Umass Dartmouth 50+ Group Explores The Universe In Manhattan

DARTMOUTH, MASSACHUSETTS - Forty-one adults who had recently completed a course entitled "New Dimensions of the Universe" and others area residents interested in astronomy boarded a bus last fall for a day trip to the Rose Center for Earth and Space in Manhattan. This program and others like it are part of the academic and social line up offered by The Second Half: Lifelong Learning @50+ program affiliated with the University of Massachusetts Dartmouth.

DARTMOUTH, MASSACHUSETTS - Forty-one adults who had recently completed a course entitled “New Dimensions of the Universe” and others area residents interested in astronomy boarded a bus last fall for a day trip to the Rose Center for Earth and Space in Manhattan. This program and others like it are part of the academic and social line up offered by The Second Half: Lifelong Learning @50+ program affiliated with the University of Massachusetts Dartmouth. 

Interest in the trip, originally planned for course members only, quickly grew beyond that when both members and non-members signed up. Westport residents Ellen Christie, the Director of The Second Half: Lifelong Learning @50+ program and Salma Jabbour assisted group leader Jack Edwards of Little Compton in planning and organizing the trip. 

“Is there an interest among older adults in new scientific developments? Are they curious about dramatic recent findings on the age, size and composition of the universe? The answer is a resounding “yes” according to Edwards. 

Mr. Edwards added, “Our course is aimed at individuals without a scientific background but have strong curiosity about the origin and future of the universe. It is one of several courses offered through the program that focus on science topics.”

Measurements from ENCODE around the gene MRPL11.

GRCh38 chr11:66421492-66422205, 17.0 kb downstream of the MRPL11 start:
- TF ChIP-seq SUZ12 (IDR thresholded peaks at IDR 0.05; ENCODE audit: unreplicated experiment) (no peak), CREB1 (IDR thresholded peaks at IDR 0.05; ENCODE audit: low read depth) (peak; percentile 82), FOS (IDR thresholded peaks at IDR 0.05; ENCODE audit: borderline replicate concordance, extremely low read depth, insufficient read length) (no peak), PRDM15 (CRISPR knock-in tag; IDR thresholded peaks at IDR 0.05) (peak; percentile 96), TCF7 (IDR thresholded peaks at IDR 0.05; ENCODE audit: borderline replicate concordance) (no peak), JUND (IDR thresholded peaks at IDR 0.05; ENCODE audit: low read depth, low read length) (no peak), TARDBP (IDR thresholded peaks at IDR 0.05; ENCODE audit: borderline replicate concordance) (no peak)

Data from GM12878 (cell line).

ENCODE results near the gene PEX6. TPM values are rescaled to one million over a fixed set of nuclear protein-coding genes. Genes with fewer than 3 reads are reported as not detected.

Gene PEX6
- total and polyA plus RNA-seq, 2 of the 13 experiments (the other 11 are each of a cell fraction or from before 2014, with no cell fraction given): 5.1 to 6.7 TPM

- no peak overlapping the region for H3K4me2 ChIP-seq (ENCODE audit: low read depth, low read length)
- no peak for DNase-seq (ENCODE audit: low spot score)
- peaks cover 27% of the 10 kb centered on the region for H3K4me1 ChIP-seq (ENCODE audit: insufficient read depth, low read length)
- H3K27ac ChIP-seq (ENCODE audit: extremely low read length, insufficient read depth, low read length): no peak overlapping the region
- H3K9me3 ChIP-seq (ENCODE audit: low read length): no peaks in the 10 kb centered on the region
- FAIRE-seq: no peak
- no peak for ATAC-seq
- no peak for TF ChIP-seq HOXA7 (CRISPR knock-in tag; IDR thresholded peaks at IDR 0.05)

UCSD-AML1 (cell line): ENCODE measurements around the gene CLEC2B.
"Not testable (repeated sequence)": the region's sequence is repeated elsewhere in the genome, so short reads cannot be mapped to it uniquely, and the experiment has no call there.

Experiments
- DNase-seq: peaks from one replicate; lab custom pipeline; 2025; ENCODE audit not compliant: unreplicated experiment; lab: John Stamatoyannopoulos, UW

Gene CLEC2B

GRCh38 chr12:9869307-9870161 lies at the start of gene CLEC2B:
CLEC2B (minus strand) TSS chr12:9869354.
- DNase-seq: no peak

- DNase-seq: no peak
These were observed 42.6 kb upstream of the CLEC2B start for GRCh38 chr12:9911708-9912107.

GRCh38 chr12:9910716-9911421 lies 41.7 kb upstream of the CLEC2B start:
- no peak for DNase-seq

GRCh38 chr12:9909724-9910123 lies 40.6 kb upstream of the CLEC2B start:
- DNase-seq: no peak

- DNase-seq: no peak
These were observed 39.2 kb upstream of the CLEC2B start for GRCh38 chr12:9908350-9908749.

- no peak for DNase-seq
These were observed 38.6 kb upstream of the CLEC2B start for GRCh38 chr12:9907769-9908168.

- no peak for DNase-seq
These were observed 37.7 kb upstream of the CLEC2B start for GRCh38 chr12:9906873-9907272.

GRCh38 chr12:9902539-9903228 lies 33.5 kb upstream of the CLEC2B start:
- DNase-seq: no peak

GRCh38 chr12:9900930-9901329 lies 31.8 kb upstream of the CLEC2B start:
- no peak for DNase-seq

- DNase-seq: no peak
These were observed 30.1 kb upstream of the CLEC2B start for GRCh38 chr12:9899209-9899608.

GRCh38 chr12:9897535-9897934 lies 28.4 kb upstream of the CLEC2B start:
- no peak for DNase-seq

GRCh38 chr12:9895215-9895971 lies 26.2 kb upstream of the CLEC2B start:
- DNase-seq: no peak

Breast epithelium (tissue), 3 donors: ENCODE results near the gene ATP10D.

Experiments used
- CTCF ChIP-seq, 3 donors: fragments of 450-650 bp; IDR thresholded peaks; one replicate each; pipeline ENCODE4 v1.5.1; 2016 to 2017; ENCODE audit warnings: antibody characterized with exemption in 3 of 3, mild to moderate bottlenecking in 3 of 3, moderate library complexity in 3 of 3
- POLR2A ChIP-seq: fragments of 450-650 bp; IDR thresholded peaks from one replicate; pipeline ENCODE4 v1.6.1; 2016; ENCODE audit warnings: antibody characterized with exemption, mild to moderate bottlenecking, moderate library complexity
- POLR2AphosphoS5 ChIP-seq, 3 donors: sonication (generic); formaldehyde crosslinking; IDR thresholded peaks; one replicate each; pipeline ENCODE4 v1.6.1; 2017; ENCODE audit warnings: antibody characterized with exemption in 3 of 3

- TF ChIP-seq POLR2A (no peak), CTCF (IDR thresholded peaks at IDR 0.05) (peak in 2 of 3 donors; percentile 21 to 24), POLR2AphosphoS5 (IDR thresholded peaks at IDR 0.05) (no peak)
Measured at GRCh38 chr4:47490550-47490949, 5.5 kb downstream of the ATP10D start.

The new Rose Center at the American Museum of Natural History proved to be the ideal destination. The new building has a dramatic contemporary design and has been host to thousands of visitors since it was first built several years ago. The centerpiece of the day’s program featured a graphic and light show in the great dome, taking spectators back to the beginning of the universe and placing the planet Earth in a vast array of galaxies. The group was also given an opportunity to visit related exhibits at other locations in the museum. 

“ The courses are based on non-technical, widely published readings and internet sources,” said Edwards. “They focus on recent scientific issues and developments of broad interest to an adult audience.” 

Mina Otis a resident of Dartmouth who took the course and the trip to New York said, 
“ I’ll never see the night skies in the same way again”. Julie Cleare of Fall River added, “The virtual reality of the show in the dome swept us through the galaxy and beyond.” Julie’s father taught astronomy at Durfee High School in Fall River forty years ago and was director of the observatory there. 

The course will be repeated this spring of 2004 and similar science courses are planned for the Fall 2204 term. Anyone interested in additional information should contact Ellen Christie, Director by telephone at 508-677-4694 or via email at echristie@umassd.edu 


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